Undoubtedly, the cost of construction supplies have risen where you live just like they have here. So much so that new construction has become a distant pipedream for most. Our amazing tips on how to save money on construction supplies are for the DIY person.
If you’re willing to roll up your sleeves, dig your heels in and get your hands a little dirty, you can build that dream project even if you’re on a tight budget.
Ways to Save Money When Buying Construction Supplies
We’ve been building contractors for over twenty years (you can read about our off grid build here) and have used all of my tips below. Honestly, it’s pretty much all we’ve used with the exception here or there. Cheap or Free doesn’t come easy. You may have to dig, drive, search, and often wait for the perfect find but it is doable.
For example, say you need ten windows but can only find one here or there, it can take you a year to locate all the windows you need for your build when following my tips. That’s why planning ahead, along with patience, is essential when wanting to save money on construction supplies.
When we moved to Tennessee, we brought all our windows we’ve been saving over the years and used them in our new build. End result? Most all of our windows were free (or at a GREAT discount) and they look amazing. This money-saving tip alone saved us over $3,000.00
Bone Yard Construction Supplies
Every home improvement store or lumber yard has a bone yard or a scrap pile. This is wood or construction supplies that have some damage of some sort. Once, we bought 16 ft. decking boards for $.50 each from the bone yard! The ends were split and the wood was a little weathered. We only needed 14 ft. so we cut the ends off, built our deck and stained the boards.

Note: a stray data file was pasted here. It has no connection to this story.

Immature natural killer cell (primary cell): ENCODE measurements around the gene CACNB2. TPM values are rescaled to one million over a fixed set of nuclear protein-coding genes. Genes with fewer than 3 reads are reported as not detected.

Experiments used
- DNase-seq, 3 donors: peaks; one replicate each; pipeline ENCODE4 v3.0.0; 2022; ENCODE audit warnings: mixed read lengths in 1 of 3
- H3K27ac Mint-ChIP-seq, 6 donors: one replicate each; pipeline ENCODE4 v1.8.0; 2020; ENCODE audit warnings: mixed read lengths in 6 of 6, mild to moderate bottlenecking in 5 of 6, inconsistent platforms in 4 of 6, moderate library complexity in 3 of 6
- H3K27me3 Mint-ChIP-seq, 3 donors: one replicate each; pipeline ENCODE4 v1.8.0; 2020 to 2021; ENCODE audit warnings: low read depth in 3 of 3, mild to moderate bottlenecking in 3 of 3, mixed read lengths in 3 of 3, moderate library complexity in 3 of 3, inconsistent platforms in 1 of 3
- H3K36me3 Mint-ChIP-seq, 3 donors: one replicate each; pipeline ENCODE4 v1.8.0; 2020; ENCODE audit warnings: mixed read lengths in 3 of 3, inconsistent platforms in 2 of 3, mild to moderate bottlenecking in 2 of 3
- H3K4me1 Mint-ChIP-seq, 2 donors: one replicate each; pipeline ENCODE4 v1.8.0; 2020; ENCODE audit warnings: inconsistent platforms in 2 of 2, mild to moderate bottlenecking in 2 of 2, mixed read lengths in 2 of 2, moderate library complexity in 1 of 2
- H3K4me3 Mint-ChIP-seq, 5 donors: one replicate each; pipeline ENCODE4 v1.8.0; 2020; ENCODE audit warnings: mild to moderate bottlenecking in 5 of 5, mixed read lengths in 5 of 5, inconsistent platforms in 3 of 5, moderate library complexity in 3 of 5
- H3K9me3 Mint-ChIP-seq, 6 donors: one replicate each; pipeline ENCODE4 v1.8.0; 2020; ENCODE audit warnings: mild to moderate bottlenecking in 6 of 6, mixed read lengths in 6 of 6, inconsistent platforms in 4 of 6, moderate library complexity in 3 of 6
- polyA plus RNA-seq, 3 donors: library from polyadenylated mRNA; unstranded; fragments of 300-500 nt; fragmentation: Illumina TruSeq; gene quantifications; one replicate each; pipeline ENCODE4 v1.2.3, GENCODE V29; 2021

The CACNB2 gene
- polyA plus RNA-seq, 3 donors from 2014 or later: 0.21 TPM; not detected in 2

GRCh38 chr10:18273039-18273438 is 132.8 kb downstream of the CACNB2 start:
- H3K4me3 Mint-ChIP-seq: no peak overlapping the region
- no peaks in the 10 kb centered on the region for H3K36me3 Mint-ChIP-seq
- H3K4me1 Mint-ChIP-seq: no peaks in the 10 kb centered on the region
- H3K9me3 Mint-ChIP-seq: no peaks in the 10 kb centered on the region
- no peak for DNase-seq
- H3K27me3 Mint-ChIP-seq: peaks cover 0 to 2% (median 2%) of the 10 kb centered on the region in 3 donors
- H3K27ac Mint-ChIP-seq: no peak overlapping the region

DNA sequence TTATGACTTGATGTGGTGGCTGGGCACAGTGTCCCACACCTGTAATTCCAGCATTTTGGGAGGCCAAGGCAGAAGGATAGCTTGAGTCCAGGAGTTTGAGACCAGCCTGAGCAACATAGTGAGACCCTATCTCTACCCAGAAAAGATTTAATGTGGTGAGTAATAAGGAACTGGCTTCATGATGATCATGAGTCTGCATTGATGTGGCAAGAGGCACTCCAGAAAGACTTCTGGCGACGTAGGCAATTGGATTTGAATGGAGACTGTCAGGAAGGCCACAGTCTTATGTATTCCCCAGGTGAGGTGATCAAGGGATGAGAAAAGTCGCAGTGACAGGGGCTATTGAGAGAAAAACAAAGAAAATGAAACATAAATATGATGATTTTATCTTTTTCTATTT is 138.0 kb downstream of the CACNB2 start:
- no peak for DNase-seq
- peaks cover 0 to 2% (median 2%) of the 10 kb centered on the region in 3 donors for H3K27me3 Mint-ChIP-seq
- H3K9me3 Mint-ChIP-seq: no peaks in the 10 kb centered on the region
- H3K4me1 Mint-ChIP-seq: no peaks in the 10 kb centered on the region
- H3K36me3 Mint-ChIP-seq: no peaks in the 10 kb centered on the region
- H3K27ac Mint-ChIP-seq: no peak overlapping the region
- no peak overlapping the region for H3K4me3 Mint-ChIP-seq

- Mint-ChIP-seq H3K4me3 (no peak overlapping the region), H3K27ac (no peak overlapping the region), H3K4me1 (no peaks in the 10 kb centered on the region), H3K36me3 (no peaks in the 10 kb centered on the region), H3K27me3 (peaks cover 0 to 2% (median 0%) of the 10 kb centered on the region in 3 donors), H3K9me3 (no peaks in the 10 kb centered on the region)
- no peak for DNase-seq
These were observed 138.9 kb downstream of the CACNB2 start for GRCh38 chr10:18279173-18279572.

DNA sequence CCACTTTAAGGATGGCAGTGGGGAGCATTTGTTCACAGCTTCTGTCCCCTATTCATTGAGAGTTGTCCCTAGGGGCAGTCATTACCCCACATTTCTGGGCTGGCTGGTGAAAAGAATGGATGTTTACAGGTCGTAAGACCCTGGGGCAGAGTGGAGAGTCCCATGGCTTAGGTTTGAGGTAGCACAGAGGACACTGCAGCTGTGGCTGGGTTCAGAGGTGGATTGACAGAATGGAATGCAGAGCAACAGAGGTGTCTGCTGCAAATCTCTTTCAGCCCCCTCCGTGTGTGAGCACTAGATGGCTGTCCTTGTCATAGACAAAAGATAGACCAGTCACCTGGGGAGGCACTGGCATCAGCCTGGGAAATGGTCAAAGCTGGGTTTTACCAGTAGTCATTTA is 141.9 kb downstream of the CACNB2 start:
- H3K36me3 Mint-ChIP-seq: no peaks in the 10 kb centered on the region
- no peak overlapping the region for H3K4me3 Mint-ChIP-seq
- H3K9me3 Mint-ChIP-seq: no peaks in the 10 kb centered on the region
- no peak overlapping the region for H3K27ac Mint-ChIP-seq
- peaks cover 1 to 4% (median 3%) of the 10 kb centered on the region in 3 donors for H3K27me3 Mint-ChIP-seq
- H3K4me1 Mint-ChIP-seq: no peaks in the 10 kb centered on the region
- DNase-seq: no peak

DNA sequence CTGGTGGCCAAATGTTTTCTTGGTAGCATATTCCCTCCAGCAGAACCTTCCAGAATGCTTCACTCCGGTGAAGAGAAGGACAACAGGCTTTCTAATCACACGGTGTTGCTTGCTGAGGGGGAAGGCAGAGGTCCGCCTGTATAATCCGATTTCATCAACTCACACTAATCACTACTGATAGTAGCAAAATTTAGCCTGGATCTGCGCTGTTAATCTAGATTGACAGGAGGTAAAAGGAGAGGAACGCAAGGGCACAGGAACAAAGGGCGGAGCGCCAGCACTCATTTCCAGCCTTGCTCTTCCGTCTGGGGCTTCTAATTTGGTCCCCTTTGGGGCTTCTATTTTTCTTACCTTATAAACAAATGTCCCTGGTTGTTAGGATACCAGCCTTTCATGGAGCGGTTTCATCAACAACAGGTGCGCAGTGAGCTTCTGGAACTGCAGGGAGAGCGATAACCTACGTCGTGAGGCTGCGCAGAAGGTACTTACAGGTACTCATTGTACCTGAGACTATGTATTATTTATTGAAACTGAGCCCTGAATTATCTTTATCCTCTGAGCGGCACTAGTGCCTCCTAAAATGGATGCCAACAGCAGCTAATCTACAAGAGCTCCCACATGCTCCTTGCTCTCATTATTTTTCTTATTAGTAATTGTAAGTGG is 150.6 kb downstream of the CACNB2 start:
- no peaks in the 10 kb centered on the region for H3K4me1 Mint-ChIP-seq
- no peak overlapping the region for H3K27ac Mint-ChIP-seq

In addition to the decking boards, we bought new windows for $25.00 each as they were installed on a new build and the owner didn’t like them.
Oops paint is another valuable way to save money on construction supplies. You can pay $5.00 for a $50.00 gallon of paint in the oops section because someone didn’t like the color or it was mixed wrong. Most stores that sell paint have these oops paints available.
Inquire with your local lumber yard for such finds. Ask them if they have a bone yard, a ding and dent section, or a return pile you can look through for great deals.
Construction Supplies by Another Name
The funny thing about marketing is you can have the same product, slap a different name on it and charge double. Construction supplies are no different.
Some good examples of this are wood pellets. If you buy wood pellets for a rocket mass heater you’re going to pay $10.00 + a bag. Now walk over to the equine section of a feed store and you’ll find those same pellets marketed as horse bedding for $4.00 a bag.
Another example is the metal totes you see in a lot of rustic décor. People use them for sinks, to hold towels and such. If you buy them at the feed store you’ll pay a higher price than if you buy them at a big box home improvement store.
Thirdly, horseshoe décor. They are all the fad now, people use them for towel hangers, trivets, and more. If you buy them online as décor you will pay a lot more than if you went to a local feed store and bought real horseshoes.
Unfortunately construction crews waste a lot of material when building. You can use this to your advantage when you’re the one building your project. Any time you see a construction site, stop by and talk with the general contractor and get permission to go dumpster diving. The contractors have to pay to haul their construction debris off and are often welcoming to anyone who wants to take a load off their hands.
In the past we’ve been able to get free doors, wiring, insulation, boxes of caulk, nails, wood scraps, light fixtures and so much more. You would be shocked what gets thrown away at a construction site.